When BLM released the first environmental assessment (EA) to remove wild horses from the Calico Complex in late October 2009, they didn’t even bother to address – much less try to explain - how the wild horse population shot up 500%, increasing from 575 estimated horses still remaining after the early 2005 round up (and all released mares treated with fertility control drugs) to a whopping 3,000+ in just five years.

Eight to ten thousand public comments later, many of which questioned how BLMs population estimates could even be remotely correct, BLM was finally compelled to at least GUESS how this happened. Specifically, the Final round up EA stated:

The discrepancy between the expected 2008 wild horse population and the actual wild horse count in March 2008 may be due to several factors. First, inventory data used to estimate excess wild horse population prior to the 2004-2005 gather was potentially incomplete due to poor weather conditions during the population inventory, which could have contributed to horses being missed and a population estimate that was lower than actual. Second, it is likely that more horses than anticipated were actually left in the Complex post-gather in 2005 due to the under-counting of horses prior to the gather. Third, movement has been documented between the Complex and HMAs administered by the BLM Surprise Field Office, CA and the Sheldon Wildlife Refuge. Data compiled by the Surprise Field Office during the March 2008 inventory of those HMAs also revealed higher populations than anticipated in the adjoining HMAs. Overall, the population levels of the Surprise Field Office HMAs exceeded natural recruitment by more than 400 wild horses (representing approximately 80% more wild horses than anticipated).”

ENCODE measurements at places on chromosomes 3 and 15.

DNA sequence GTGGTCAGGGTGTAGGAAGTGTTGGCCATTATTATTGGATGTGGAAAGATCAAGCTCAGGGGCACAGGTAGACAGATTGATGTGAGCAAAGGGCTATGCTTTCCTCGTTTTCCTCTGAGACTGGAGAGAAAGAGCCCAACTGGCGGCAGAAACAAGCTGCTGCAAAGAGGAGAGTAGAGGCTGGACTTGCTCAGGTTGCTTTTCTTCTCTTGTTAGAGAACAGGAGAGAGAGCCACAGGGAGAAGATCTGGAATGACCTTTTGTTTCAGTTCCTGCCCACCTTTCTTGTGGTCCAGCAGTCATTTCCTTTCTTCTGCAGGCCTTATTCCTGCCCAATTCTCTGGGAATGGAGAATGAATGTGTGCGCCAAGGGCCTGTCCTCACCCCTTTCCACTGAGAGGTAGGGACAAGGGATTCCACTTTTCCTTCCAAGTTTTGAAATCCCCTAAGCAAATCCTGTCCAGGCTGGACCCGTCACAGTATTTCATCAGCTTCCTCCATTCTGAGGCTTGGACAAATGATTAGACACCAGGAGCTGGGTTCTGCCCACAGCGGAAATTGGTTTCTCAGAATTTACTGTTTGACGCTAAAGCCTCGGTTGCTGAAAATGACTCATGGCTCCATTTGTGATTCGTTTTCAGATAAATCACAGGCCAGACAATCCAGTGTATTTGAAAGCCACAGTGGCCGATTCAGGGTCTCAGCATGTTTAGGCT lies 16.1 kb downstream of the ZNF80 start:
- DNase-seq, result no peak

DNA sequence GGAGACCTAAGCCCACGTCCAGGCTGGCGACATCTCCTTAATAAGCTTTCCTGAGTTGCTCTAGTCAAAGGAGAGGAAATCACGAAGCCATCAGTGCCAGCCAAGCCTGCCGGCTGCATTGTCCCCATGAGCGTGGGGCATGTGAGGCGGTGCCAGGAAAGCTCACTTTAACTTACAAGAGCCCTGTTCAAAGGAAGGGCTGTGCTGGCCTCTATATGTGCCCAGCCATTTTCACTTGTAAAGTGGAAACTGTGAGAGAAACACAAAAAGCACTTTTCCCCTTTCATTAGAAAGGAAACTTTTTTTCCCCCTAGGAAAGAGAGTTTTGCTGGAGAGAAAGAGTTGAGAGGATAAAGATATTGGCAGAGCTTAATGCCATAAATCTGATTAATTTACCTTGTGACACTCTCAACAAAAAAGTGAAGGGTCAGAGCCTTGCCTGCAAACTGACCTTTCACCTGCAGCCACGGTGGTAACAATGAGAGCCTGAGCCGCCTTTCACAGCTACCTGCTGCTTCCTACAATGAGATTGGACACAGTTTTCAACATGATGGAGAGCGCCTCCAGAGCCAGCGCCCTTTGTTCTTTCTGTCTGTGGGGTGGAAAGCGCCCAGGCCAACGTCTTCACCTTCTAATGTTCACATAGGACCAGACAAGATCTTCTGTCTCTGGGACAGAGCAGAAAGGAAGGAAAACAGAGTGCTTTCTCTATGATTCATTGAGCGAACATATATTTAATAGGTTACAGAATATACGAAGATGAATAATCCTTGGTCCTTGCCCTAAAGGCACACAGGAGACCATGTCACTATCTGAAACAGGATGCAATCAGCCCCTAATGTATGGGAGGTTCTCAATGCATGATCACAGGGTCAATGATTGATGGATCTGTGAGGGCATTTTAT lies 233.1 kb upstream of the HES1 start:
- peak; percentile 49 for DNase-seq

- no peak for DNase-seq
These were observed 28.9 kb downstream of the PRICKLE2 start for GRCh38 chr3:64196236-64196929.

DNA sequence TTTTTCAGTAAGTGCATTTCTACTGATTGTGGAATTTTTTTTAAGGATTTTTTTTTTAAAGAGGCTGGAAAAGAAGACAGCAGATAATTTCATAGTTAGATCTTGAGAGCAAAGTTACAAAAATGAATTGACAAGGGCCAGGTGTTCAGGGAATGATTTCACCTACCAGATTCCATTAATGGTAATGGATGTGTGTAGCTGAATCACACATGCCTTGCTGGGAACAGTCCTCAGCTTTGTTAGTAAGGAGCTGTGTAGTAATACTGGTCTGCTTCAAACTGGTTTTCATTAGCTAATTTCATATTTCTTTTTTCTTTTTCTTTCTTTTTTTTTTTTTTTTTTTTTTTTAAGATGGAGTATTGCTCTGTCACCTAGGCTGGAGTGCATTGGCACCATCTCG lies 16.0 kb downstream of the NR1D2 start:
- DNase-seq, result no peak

A BLM footnote also stated: “10) The March 2008 population inventory included both the Calico Complex HMAs and HMAs managed by BLM’s Surprise Field Office in California. The horses counted in the Complex were separate and distinct from those simultaneously counted within the adjoining Surprise Field Office managed HMAs.”

While In Defense of Animals (IDA) and attorney William Spriggs filed a request for an Injunction in federal court attempting to stop the Calico Complex round up, another legal challenge was quietly filed by The Cloud Foundation, Bob Bauer and myself with the Interior Board of Land of Appeals (IBLA).

It arrived on the BLM’s Winnemucca Field Offices desk on Christmas Eve and targeted a completely different set of legal arguments than what IDA and Mr. Spriggs presented to the federal judge in their now pending lawsuit.

Specifically, this legal appeal focused on: